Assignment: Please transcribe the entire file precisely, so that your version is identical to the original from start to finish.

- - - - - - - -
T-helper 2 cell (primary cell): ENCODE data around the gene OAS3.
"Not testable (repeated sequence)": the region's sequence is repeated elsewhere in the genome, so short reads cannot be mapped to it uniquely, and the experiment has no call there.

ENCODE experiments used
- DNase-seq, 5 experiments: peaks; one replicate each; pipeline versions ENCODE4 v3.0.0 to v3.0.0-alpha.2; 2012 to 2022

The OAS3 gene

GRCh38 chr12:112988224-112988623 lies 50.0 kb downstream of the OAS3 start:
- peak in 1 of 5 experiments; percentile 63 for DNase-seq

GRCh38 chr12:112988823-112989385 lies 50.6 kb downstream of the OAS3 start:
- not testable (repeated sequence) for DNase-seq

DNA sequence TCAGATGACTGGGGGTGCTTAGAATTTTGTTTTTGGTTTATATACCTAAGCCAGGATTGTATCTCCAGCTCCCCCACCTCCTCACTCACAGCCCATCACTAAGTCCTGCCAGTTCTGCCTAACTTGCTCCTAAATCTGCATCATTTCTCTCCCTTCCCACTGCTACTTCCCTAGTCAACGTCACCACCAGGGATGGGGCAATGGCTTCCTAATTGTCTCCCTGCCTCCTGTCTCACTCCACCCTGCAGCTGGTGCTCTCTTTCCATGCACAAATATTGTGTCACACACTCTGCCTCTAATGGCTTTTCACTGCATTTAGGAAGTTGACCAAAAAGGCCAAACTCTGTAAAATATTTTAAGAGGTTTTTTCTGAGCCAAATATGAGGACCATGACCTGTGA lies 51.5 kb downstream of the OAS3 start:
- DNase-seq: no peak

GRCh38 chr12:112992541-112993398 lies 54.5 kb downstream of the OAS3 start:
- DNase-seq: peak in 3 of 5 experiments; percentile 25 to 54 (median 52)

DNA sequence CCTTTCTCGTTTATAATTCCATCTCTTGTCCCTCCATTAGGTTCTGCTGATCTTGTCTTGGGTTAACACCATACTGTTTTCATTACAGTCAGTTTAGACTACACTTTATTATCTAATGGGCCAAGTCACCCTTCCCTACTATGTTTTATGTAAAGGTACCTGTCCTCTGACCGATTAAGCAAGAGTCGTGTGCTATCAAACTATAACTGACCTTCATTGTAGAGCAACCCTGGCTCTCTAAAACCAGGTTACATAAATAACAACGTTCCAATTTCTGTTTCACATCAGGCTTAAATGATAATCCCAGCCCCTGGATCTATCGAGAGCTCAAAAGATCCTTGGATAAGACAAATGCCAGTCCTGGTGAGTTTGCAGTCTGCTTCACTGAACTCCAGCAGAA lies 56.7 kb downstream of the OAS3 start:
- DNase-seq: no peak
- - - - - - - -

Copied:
T-helper 2 cell (primary cell): ENCODE data around the gene OAS3.
"Not testable (repeated sequence)": the region's sequence is repeated elsewhere in the genome, so short reads cannot be mapped to it uniquely, and the experiment has no call there.

ENCODE experiments used
- DNase-seq, 5 experiments: peaks; one replicate each; pipeline versions ENCODE4 v3.0.0 to v3.0.0-alpha.2; 2012 to 2022

The OAS3 gene

GRCh38 chr12:112988224-112988623 lies 50.0 kb downstream of the OAS3 start:
- peak in 1 of 5 experiments; percentile 63 for DNase-seq

GRCh38 chr12:112988823-112989385 lies 50.6 kb downstream of the OAS3 start:
- not testable (repeated sequence) for DNase-seq

DNA sequence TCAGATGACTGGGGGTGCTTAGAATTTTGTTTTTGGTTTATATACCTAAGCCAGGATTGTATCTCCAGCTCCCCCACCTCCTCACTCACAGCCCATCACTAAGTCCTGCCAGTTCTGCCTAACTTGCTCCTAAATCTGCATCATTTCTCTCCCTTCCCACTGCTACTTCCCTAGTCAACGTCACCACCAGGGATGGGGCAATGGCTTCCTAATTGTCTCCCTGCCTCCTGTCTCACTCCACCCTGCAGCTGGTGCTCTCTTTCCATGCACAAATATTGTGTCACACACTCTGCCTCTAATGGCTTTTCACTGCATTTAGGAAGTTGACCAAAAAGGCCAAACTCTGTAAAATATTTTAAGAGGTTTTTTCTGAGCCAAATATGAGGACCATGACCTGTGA lies 51.5 kb downstream of the OAS3 start:
- DNase-seq: no peak

GRCh38 chr12:112992541-112993398 lies 54.5 kb downstream of the OAS3 start:
- DNase-seq: peak in 3 of 5 experiments; percentile 25 to 54 (median 52)

DNA sequence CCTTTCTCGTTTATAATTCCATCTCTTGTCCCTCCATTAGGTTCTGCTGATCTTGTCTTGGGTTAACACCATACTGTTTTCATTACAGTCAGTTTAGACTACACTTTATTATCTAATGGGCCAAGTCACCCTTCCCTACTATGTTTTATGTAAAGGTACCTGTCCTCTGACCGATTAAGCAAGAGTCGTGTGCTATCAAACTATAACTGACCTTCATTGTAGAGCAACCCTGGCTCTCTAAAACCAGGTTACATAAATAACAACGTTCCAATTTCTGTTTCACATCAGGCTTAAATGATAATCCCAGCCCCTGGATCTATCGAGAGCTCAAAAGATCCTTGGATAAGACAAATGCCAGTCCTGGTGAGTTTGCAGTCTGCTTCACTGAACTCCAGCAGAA lies 56.7 kb downstream of the OAS3 start:
- DNase-seq: no peak